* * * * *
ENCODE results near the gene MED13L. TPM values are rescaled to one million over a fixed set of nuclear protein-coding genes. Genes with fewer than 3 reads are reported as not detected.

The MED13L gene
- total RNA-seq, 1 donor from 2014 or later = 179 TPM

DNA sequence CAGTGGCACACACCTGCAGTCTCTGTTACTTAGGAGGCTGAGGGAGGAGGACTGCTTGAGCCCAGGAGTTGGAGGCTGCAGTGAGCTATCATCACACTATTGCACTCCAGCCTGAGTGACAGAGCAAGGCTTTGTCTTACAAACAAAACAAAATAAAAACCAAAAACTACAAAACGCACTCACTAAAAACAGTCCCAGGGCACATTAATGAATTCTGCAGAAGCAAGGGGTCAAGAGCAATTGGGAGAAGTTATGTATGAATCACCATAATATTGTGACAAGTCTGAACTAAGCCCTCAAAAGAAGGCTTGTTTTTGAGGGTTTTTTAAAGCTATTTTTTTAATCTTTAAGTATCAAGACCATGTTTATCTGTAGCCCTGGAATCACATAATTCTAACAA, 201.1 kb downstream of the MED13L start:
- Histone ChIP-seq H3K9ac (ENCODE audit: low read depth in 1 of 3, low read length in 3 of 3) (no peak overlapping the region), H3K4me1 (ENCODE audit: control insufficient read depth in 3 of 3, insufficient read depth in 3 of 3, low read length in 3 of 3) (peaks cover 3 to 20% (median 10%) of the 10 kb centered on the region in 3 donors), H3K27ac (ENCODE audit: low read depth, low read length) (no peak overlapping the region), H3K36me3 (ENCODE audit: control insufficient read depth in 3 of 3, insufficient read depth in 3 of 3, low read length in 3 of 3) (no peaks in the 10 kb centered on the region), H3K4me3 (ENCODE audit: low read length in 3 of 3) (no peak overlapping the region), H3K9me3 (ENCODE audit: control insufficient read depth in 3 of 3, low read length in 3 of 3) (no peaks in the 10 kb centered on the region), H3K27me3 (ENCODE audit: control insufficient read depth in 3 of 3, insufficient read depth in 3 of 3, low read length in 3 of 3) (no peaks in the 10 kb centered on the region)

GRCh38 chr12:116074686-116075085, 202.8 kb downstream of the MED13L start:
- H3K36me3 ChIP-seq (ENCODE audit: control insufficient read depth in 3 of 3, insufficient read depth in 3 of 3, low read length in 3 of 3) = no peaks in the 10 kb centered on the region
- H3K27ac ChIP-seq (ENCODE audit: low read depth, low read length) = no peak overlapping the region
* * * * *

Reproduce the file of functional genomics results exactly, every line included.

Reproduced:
ENCODE results near the gene MED13L. TPM values are rescaled to one million over a fixed set of nuclear protein-coding genes. Genes with fewer than 3 reads are reported as not detected.

The MED13L gene
- total RNA-seq, 1 donor from 2014 or later = 179 TPM

DNA sequence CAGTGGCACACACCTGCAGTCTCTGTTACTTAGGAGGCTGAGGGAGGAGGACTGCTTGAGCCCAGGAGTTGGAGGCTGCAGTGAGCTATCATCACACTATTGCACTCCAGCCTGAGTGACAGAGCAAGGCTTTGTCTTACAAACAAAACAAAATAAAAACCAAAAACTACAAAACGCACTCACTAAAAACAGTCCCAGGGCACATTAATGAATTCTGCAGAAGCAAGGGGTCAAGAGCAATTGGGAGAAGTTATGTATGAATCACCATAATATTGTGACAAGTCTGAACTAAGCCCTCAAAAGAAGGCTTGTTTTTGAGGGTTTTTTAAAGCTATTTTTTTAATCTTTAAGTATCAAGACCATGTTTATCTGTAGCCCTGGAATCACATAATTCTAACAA, 201.1 kb downstream of the MED13L start:
- Histone ChIP-seq H3K9ac (ENCODE audit: low read depth in 1 of 3, low read length in 3 of 3) (no peak overlapping the region), H3K4me1 (ENCODE audit: control insufficient read depth in 3 of 3, insufficient read depth in 3 of 3, low read length in 3 of 3) (peaks cover 3 to 20% (median 10%) of the 10 kb centered on the region in 3 donors), H3K27ac (ENCODE audit: low read depth, low read length) (no peak overlapping the region), H3K36me3 (ENCODE audit: control insufficient read depth in 3 of 3, insufficient read depth in 3 of 3, low read length in 3 of 3) (no peaks in the 10 kb centered on the region), H3K4me3 (ENCODE audit: low read length in 3 of 3) (no peak overlapping the region), H3K9me3 (ENCODE audit: control insufficient read depth in 3 of 3, low read length in 3 of 3) (no peaks in the 10 kb centered on the region), H3K27me3 (ENCODE audit: control insufficient read depth in 3 of 3, insufficient read depth in 3 of 3, low read length in 3 of 3) (no peaks in the 10 kb centered on the region)

GRCh38 chr12:116074686-116075085, 202.8 kb downstream of the MED13L start:
- H3K36me3 ChIP-seq (ENCODE audit: control insufficient read depth in 3 of 3, insufficient read depth in 3 of 3, low read length in 3 of 3) = no peaks in the 10 kb centered on the region
- H3K27ac ChIP-seq (ENCODE audit: low read depth, low read length) = no peak overlapping the region